One word to sum up this batch of Snapchat lenses: complex. Lens creators like ApocTheLegend and Jinnie the Wew have been at it long enough to start making some really cool stuff, stretching the limit of what's possible using Lens Studio. I'm really looking forward to what they continue to pump out in the future.
It's no secret that Snapchat has upped its AR game as of late. They're competing neck-and-neck with the likes of Instagram to see who can out-cool the other. Snap Inc's latest endeavor, 3D Paint, aims to steal the AR spotlight once again by giving you the ability to draw over the real world.
When it comes to filters, Snapchat is no slouch. The chat app's array of effects rivals even the fiercest competition from filter masters like Instagram. Now, the company has a new trick up its sleeve that adds depth to your selfies (and even more new filters), and that feature is called 3D Camera Mode, available for iPhone models with the TrueDepth camera used for Face ID.
When I'm with my friends on the weekend, we always end up Snapping shots of one another, adding in whatever stickers and lenses we've accumulated over the last week. But these filters are fleeting, so it's always a challenge to keep up with the best new ones. If you want to get a leg up on the competition, this is your one-stop-shop.
Over the years, TV has become more of a solo activity than ever before. It is exponentially more difficult to discuss the latest shows with friends since platforms like Netflix just release all episodes at once. Luckily, Snapchat makes it easy to keep your pals in the loop on what you're watching, so they can pick up the remote and do the same.
Snapchat is one of the best ways for people to communicate with pictures, but it has a ton of other features baked into it. From the Memories feature to My Story, there are many ways to save save and share snaps among friends. Sometimes though, you want to add a little more pizzaz to your snaps. Luckily, Snapchat gives users a myriad of ways to interact with snaps before they're sent.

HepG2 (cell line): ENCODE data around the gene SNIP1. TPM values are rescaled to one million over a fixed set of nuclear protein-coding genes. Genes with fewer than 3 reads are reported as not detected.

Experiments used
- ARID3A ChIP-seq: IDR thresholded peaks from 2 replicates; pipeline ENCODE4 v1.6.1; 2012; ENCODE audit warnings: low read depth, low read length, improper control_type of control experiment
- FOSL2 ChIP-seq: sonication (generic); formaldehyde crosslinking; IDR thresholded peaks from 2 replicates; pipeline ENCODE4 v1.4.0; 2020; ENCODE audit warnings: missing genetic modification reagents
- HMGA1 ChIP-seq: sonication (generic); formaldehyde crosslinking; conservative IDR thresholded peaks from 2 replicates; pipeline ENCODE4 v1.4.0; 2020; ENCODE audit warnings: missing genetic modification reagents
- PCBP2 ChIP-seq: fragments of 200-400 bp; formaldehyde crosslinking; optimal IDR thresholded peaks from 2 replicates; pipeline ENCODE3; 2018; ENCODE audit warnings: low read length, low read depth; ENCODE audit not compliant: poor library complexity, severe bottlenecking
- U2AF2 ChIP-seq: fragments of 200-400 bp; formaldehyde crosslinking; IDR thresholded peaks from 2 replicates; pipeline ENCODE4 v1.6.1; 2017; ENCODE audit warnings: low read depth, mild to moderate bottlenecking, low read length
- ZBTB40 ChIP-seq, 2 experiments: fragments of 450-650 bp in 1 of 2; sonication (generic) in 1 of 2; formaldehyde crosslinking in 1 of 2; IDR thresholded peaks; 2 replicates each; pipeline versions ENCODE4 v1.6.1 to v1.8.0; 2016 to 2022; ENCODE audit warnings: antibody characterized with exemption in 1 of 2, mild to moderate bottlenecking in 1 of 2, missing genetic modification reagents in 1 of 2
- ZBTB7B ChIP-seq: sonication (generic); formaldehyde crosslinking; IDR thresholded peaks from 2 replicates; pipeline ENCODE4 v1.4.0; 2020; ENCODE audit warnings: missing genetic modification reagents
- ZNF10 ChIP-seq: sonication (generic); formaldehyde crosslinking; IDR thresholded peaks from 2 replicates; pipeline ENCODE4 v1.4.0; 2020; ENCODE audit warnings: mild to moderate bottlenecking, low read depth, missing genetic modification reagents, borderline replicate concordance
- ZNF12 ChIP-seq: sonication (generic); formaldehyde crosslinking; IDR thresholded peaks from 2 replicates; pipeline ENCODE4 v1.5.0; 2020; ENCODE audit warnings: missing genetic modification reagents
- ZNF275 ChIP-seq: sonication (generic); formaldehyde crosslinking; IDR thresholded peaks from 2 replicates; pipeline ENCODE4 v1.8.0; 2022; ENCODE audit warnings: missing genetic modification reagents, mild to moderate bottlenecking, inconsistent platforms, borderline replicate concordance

After adding dual cameras to its camera glasses, Snap is finally taking full advantage of the depth-sensing abilities of newer iPhones as well, extending the use of its new 3D Camera Mode.
With summer in full swing, these Snapchat lenses are as hot as ever. With people celebrating the 2018 World Cup in Russia, Snapchat contests that earn could earn you a free ride to Comic Con, and the everyday innovation that comes out of Lens Studio, there's something for everyone here this week.
Snapchat is in the midst of a massive redesign — one that not everyone loves. Still, it's clear that this is a decision fueled by money, and Snap Inc. believes this redesign will help attract more advertisers. Even so, Snapchat has a few more tricks up their sleeves to make a little extra dough. And while the average user couldn't care less about ads, they very easily could care about custom Filters and Lenses.
Snap Inc.'s dedication to augmented reality has expanded the world lenses in Snapchat to our own Bitmojis. While it's great to see our characters interacting with real environments, we haven't seen them connect to other Bitmoji in AR space. That all changes with "3D Friendmojis," a lens from Snapchat that lets you stage scenes between your Bitmoji and a friend's.
To take group shots and better selfies on your iPhone, you can use your Apple Watch as a remote shutter for the Camera app—but what if you want to take a snapshot or video with a different app?
On April 3, 2018, Snapchat announced that the phone and video calling feature that's long been a feature of one-on-one calls would be coming to group chats. Well, late on Monday, April 17, the feature was finally pushed out to everyone for Snapchat groups on Android and iPhone.
In this week of Snapchat lenses, there was a significant increase in ones that involve Marvel superheroes (the Infinity War effect), as well as ones with YouTubers. Classic sitcoms will also always do well, as evidenced by some of my previous roundups. Overall, lenses are doing well and only continuing to grow.
Since starting as a simple messenger with self-destructing pictures, Snapchat has grown into a full-fledged social media platform. As features were added, new permissions were requested, and we're all probably guilty of just tapping "OK" to try out the latest and greatest. But at some point, it's a good idea to review your settings to see what personal data you're putting out there for all to see.
Not that long ago, Snapchat was an app with only one purpose — to send and receive self-destructing picture messages. The app has clearly grown since, adding many features that both adhere to its original function as well as ignore it. One of these new features is Context Cards. You may have heard about them, but what exactly are they?